102288b8e2b640cf1412 matty conrad barber

When Matty Conrad uploaded a stellar picture of an impeccable men’s haircut with a perfectly styled mustache, we immediately had to know more. He might already be one of our favorite interviews of the season. As he opened up to us, you can get a sense about who he is, not just as a barber but as a person; he tells us about what it is like to be a barber in today’s world, what it was like to get there, and who he really is behind all the “Insta-fame”. As you read his answers you can feel his character shining through and we’re sure you’ll fall in love with his style just as much as we were left swooning over getting to know him.





Can you tell us a little more about you and your styling background? What drew you to hair styling?


I have been doing hair for over 20 years. I was a style deficit kid from a family that scored a -3 on the style scale. It was tragic. I grew up with a bunch of lopsided home haircuts and hand me downs from a brother almost 10 years older than me. Basically the first 18 years of my life were one big long awkward phase.


When I was 18 I was working in a restaurant as a bus boy and at night all of these people would come by after work and drink and have a good time. They were well dressed, they were stylish, they were cool…these people were hairdressers. This style deficit kid wanted to be just like them. So I went to hair school (I still remember the look on my dads face when I told him that I wanted to do hair for a living).


I fell in love with the art form and the culture. I was always creative and good with my hands so it was a great fit that way… but I didn’t know anything about style so I just copied what everyone else was doing. That worked out pretty well because I got really busy, but I never really felt like I knew enough about what I was doing. So I started working for different companies to get as much free training as I could. About 10 years later I owned 2 salons, had a staff of 30 and a successful stage artist career travelling all over the world. But as things grew I realized that I was still just trying to fit myself into the mold of hairdresser or what I thought that was supposed to look like. Basically I looked like Rufio from the movie Hook.


Then my Grandfather died. We weren’t incredibly close when he was alive but I remember sitting at his funeral and listening to all the things that were being said about him, and about the kind of man he was. Then my dad read out his high school yearbook quote… “I will never let anyone be more of a gentleman than I.” For some reason that resonated very deeply with me. It made me start thinking about life, about legacy, and about our place in it all.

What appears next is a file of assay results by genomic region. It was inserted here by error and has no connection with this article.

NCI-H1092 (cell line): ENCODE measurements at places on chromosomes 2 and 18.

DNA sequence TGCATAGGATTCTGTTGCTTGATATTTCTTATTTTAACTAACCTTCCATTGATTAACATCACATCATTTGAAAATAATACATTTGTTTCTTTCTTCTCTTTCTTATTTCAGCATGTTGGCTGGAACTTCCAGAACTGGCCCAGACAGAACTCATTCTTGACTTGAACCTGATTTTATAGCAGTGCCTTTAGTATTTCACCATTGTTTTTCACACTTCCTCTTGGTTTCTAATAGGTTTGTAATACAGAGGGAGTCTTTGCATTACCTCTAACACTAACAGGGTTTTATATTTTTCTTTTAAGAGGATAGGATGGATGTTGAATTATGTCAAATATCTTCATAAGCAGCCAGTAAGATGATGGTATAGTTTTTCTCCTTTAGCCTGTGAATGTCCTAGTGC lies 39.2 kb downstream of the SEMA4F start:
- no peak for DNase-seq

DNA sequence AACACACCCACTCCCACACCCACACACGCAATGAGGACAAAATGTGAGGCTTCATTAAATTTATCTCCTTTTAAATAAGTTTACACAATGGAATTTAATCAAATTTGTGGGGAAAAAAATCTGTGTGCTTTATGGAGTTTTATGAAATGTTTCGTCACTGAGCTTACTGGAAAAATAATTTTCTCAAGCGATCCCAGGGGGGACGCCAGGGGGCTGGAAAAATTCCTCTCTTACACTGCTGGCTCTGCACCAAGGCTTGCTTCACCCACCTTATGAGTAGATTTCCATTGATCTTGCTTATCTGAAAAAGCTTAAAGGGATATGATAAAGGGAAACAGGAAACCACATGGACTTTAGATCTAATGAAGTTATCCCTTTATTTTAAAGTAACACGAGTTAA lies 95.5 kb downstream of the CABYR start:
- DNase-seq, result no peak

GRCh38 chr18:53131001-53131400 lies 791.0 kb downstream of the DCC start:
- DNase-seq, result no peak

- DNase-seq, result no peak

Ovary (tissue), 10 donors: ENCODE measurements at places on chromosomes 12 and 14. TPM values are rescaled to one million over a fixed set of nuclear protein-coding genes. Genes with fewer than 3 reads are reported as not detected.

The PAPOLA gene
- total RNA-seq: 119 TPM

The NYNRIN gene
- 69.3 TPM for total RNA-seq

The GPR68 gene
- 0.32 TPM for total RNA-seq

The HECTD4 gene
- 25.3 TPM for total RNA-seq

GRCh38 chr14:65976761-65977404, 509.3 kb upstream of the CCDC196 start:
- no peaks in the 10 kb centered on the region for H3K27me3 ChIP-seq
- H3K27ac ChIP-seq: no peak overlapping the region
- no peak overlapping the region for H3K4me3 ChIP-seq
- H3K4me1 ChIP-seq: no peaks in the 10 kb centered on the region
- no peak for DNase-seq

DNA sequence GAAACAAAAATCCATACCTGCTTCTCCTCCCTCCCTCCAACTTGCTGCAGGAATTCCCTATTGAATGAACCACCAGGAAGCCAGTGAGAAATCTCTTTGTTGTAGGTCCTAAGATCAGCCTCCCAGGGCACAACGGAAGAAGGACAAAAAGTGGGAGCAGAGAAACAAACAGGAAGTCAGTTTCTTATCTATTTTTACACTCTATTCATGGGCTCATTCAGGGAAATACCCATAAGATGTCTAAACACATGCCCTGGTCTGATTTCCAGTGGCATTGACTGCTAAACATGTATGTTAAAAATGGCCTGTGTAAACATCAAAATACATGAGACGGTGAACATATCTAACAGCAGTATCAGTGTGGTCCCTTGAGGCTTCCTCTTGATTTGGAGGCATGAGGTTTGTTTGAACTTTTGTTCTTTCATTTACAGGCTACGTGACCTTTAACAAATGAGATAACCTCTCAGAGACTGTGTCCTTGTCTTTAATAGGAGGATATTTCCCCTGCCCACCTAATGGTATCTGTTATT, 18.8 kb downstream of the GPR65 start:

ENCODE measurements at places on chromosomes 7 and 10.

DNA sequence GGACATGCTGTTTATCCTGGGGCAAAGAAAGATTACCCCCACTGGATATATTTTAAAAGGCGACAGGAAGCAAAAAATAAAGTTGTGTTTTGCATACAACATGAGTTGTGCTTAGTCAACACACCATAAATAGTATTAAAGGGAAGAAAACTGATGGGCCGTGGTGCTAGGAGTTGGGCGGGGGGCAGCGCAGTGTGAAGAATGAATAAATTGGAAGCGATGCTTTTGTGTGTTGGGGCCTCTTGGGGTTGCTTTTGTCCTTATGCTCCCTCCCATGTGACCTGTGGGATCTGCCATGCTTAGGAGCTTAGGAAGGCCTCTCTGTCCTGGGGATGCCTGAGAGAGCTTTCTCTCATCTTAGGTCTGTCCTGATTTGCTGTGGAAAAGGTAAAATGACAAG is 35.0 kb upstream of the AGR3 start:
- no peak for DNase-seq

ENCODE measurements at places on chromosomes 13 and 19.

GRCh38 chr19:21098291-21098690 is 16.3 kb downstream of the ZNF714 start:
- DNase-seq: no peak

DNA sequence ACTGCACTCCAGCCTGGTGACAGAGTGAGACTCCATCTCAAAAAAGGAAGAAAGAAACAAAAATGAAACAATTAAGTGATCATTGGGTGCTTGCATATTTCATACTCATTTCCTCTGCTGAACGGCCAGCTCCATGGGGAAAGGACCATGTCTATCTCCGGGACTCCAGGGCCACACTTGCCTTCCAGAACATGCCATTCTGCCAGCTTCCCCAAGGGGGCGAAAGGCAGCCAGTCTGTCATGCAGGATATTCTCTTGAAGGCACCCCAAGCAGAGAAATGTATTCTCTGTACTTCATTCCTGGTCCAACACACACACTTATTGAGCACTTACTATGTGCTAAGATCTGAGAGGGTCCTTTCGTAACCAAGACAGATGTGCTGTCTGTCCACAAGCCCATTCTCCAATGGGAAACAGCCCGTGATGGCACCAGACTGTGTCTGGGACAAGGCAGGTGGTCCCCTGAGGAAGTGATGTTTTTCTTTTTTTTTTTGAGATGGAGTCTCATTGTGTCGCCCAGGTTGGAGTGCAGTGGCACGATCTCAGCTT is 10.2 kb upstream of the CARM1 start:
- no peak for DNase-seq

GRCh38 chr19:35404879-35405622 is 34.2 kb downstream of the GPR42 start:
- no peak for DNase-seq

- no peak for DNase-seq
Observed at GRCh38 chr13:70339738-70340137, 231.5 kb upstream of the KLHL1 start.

I took a long hard look at my life and let myself be honest for the first time… I realized that even though I was really good at hair there were things about it I hated, I HATED BLOWDRYING. You have no idea how liberating it was to say that.  I hated colour… it took too long… the list went on and on. Now I’m not saying that those things are bad and I’m not saying that people shouldn’t love doing those things. What I am saying is that for ME and for my personality they are not things I enjoy. What I DID enjoy was technical haircutting. I loved classic men’s haircuts… loved old stuff. LOVED it.  


One day about 8 years ago I realized that I was actually a barber. Keep in mind at the time barbering wasn’t cool. It wasn’t guys with beards and tattoos that rode motorbikes, but it was like discovering MYSELF. Since then I’ve never felt so much like I am living the most authentic life I possibly can. I no longer feel like i am trying to fit into a crowd or pretend to be something I am not.  I made it my mission to try and bring pride and dignity back to the barbershop. There were only a few others around the world doing it at the time but now there are so many it’s hard to count them.  Somehow along the way I have been fortunate to befriend and work along side some of the best in the industry and have been called a pioneer, icon, and an influencer. Truth be told, I am just a barber, and I’ve never been happier.